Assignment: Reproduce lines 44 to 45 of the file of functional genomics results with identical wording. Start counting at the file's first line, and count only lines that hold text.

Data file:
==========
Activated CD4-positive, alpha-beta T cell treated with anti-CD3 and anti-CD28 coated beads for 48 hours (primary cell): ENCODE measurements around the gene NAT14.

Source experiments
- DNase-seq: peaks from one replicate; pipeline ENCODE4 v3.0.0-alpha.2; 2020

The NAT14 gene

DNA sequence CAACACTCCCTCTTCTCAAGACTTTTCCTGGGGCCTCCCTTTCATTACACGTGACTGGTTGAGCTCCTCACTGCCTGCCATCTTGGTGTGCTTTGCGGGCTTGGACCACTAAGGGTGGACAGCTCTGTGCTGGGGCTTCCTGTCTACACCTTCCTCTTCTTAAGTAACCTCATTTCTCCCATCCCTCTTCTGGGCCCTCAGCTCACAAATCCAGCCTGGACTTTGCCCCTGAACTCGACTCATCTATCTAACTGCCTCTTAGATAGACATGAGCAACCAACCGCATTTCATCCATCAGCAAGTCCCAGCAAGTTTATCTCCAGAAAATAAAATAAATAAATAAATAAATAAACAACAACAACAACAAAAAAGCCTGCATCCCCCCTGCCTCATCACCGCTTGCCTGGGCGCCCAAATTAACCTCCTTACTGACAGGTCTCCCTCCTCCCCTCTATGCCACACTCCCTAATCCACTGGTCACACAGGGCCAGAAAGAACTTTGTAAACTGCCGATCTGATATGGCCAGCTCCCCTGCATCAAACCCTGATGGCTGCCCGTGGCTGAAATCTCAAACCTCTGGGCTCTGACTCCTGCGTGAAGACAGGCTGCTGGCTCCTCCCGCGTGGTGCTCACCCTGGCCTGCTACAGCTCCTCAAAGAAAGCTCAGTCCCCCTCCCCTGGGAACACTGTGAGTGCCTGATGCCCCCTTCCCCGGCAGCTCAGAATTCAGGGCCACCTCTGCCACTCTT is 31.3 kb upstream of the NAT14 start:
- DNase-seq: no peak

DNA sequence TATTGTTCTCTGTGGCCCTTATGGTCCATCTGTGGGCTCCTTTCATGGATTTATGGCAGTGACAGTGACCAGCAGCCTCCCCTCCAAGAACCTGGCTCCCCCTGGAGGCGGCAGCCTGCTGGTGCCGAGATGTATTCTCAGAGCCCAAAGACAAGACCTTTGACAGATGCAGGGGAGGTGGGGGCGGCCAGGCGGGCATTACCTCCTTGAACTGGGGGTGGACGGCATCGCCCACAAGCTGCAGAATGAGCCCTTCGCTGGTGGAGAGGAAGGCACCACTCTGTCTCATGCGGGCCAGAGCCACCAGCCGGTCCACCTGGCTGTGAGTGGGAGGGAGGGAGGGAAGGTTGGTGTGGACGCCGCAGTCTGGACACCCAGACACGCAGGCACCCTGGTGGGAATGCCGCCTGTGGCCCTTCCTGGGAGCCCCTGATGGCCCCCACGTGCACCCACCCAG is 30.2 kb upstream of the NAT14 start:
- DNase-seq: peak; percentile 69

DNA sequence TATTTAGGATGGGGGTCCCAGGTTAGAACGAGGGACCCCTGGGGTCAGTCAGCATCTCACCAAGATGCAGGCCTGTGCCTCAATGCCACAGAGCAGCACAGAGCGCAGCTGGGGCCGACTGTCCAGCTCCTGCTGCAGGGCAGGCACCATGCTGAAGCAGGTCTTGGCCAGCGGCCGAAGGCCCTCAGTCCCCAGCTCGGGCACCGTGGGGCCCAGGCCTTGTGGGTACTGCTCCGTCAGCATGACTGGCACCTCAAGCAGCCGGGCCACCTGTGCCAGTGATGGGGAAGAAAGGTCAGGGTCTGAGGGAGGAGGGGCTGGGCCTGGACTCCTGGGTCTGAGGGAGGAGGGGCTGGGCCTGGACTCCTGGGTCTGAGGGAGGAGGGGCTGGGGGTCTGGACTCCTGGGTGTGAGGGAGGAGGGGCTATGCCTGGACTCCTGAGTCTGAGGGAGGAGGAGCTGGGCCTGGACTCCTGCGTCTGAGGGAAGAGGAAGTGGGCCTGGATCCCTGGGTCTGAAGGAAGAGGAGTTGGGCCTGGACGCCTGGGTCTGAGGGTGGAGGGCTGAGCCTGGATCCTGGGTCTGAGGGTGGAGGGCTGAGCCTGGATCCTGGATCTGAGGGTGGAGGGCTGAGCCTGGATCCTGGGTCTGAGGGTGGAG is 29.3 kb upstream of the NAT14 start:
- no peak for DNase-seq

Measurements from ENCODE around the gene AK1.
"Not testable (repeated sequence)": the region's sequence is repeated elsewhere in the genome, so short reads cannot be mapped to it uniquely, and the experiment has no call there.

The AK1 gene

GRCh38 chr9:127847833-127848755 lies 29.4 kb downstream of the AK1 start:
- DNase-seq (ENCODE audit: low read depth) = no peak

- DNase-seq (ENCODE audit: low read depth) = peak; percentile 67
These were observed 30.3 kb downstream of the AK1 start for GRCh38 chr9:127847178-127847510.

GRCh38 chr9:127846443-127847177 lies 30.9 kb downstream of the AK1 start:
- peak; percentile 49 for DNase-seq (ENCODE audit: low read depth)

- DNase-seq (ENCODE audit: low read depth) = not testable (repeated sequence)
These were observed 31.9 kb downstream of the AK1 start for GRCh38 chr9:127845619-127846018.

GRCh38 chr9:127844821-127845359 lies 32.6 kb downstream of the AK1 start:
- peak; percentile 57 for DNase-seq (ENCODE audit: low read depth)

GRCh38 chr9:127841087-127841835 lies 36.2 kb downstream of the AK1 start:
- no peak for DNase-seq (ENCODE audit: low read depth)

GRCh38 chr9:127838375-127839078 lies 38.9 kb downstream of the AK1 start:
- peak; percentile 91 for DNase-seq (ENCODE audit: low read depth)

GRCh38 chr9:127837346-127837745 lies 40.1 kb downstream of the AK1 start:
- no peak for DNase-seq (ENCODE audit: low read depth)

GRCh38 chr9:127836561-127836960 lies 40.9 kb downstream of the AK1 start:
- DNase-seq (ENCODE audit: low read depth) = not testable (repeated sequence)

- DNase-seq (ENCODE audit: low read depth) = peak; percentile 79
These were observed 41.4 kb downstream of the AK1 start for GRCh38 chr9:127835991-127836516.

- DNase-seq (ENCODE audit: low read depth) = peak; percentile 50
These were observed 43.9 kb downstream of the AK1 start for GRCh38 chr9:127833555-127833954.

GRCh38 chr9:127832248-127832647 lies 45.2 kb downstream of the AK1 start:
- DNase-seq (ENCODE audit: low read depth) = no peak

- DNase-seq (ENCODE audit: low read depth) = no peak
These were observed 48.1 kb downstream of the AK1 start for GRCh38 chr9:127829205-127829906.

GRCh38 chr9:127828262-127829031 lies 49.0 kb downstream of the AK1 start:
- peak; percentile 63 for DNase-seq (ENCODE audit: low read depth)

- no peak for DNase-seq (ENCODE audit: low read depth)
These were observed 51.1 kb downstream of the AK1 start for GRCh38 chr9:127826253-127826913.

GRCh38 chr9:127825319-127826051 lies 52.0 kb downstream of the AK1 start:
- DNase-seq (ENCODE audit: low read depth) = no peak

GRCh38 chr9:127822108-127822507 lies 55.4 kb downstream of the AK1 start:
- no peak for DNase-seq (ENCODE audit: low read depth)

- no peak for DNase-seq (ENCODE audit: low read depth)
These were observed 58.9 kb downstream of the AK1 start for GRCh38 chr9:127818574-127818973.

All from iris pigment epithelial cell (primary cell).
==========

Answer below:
GRCh38 chr9:127825319-127826051 lies 52.0 kb downstream of the AK1 start:
- DNase-seq (ENCODE audit: low read depth) = no peak